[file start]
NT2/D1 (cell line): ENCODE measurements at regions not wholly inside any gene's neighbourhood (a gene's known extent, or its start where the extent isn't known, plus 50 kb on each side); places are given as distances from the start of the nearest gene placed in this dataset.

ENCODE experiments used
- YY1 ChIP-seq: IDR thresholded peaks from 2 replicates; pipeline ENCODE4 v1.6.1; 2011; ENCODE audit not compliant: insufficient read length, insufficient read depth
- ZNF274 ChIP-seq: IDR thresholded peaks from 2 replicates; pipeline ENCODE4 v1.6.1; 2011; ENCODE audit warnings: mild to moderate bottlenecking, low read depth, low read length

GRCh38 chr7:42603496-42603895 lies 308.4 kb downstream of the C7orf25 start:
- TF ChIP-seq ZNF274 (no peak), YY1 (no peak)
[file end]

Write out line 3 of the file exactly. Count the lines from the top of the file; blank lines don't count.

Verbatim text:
- YY1 ChIP-seq: IDR thresholded peaks from 2 replicates; pipeline ENCODE4 v1.6.1; 2011; ENCODE audit not compliant: insufficient read length, insufficient read depth